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Winter hiatus expected to close out December

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After a two week period featuring a polar vortex intrusion, colder than normal temperatures, and frequent winter weather opportunities (especially in the interior) the pattern this week will be one of transition. The hemispheric pattern is undergoing some fairly significant changes, which are working to take then cold air back to its source region by late this week, over the arctic and north pole.

Yes, the arc is swinging back the other way, as the same cold air which was disrupted and pushed southward into the Northern 1/3 of the United States is retreating fairly dramatically. In the stratosphere, the polar vortex is tightening and strengthening over the North Pole, a dramatic difference from the vortex we observed earlier in the season which was stretched, nearly split, and elongated.

The hemispheric pattern by the end of this week on the GFS model -- showing most cold air bottled up near the Arctic regions.

The hemispheric pattern by the end of this week on the GFS model — showing most cold air bottled up near the Arctic regions.

While the stratospheric polar vortex doesn’t directly control our weather, it does have a large impact on the weather as its behavior gradually works down into the troposphere (where we experience our sensible weather). A split, elongated, or stretched stratospheric polar vortex can lead to a disrupted polar vortex in the troposphere, with large areas of very cold, arctic air moving south from the pole — like we saw last week.

As the polar vortex strengthens and returns “home”, the hemispheric pattern will be further impacted by other forces. The Pacific pattern is also undergoing changes as a result. Gone is the large ridge which built from the Aleutians to Alaska, now replaced by troughiness which seeps into the Western United States. This wave pattern has effects further east, with the deep trough in the Western USA allowing a Southeast Ridge to strengthen and expand.

Forecast models are in fairly good agreement on this occurrence, with the development of a strengthening Southeast ridge supported by both the European and GFS model suites and ensembles through the medium-range. This ridge looks likely to peak around Christmas week, as a deep trough builds into the Western US. The signal remains through the first week of January.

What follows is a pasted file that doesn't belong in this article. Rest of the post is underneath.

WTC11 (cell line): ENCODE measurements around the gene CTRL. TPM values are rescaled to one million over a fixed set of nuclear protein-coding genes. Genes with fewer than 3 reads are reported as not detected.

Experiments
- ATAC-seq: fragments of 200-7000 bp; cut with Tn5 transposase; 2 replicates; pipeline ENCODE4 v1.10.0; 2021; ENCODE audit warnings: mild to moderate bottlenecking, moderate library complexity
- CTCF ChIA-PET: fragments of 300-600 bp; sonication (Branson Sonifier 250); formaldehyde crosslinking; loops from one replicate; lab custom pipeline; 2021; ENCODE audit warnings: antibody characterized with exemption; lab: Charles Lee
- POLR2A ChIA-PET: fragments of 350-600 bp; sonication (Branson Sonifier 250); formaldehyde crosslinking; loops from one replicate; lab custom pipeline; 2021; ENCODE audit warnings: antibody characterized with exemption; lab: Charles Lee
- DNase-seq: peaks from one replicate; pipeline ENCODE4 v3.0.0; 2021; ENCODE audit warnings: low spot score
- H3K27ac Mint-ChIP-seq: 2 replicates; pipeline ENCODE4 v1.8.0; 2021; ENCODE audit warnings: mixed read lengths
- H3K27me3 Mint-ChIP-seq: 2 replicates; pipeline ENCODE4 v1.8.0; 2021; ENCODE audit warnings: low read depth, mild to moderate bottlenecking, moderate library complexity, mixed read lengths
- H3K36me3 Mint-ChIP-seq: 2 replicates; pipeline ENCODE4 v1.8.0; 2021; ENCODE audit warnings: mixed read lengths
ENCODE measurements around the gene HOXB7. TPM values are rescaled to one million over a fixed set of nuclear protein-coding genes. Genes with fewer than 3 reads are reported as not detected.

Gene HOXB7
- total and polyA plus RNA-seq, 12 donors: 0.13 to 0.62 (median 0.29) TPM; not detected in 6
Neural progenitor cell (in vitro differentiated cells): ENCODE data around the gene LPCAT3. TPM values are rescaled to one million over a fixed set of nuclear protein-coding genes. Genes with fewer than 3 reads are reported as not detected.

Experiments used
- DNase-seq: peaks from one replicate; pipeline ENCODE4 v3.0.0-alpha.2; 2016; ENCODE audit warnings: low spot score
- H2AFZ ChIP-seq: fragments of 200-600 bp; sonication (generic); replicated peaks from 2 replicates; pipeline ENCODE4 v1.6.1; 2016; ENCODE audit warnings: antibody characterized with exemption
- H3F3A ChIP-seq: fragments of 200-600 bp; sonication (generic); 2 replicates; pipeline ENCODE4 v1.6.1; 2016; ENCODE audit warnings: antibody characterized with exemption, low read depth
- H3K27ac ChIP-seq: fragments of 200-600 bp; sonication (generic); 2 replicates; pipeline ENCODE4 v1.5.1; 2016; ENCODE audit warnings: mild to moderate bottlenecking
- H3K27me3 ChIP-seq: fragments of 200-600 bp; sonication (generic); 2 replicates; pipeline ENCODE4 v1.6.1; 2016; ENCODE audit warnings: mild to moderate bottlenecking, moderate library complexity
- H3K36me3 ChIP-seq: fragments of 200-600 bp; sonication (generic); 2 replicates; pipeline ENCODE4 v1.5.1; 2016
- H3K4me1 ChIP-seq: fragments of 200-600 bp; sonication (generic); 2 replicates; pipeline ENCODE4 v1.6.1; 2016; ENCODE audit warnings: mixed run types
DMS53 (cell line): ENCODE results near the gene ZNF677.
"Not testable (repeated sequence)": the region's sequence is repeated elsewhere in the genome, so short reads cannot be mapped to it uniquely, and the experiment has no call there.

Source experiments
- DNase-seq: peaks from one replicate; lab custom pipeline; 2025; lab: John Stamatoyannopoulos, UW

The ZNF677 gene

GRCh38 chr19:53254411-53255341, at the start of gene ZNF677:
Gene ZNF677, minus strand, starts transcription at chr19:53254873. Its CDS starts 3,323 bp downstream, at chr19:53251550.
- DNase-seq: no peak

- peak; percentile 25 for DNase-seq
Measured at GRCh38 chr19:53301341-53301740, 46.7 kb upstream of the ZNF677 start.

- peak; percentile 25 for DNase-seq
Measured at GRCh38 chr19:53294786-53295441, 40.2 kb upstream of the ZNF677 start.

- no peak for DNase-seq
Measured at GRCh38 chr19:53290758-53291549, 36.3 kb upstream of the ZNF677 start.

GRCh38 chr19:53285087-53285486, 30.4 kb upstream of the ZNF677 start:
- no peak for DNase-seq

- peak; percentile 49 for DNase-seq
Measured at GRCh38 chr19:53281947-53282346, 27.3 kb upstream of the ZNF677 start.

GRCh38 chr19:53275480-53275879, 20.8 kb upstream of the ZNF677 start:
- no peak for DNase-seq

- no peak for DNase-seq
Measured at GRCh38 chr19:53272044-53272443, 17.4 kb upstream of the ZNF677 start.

The height pattern through the end of December supports storm systems tracking well west of the Northeast US, limiting winter weather chances.

The height pattern through the end of December supports storm systems tracking well west of the Northeast US, limiting winter weather chances.

 

While this doesn’t necessarily mean winter weather will be completely “turned off” in the Northeast, it sure means it will be mitigated in terms of overall coverage and potential. The next large storm system begins to appear on forecast models around Christmas weekend, but the Southeast Ridge’s impact is fairly obvious. As energy ejects out of the Western USA, the height gradient in the mid levels of the atmosphere forces the storm well to the north and west through the Central US — with a storm system developing into the Western Great Lakes.

So, is there a light at the end of the tunnel for snow lovers? Not through the first week or so of January. It appears the slightly warmer than normal pattern will remain in place through then: owing to weak tropical forcing, a strong polar vortex near the Arctic, and a poor Pacific pattern. But by the fist and second week of January, forecast model ensembles are hinting at some changes as tropical forcing begins to wake up and a wave-breaking pattern in the Pacific starts to kick off some changes.

Until then, winter looks to take a hiatus through the holidays and into the beginning of 2017, with warmer than normal temperatures on average in the Eastern US.

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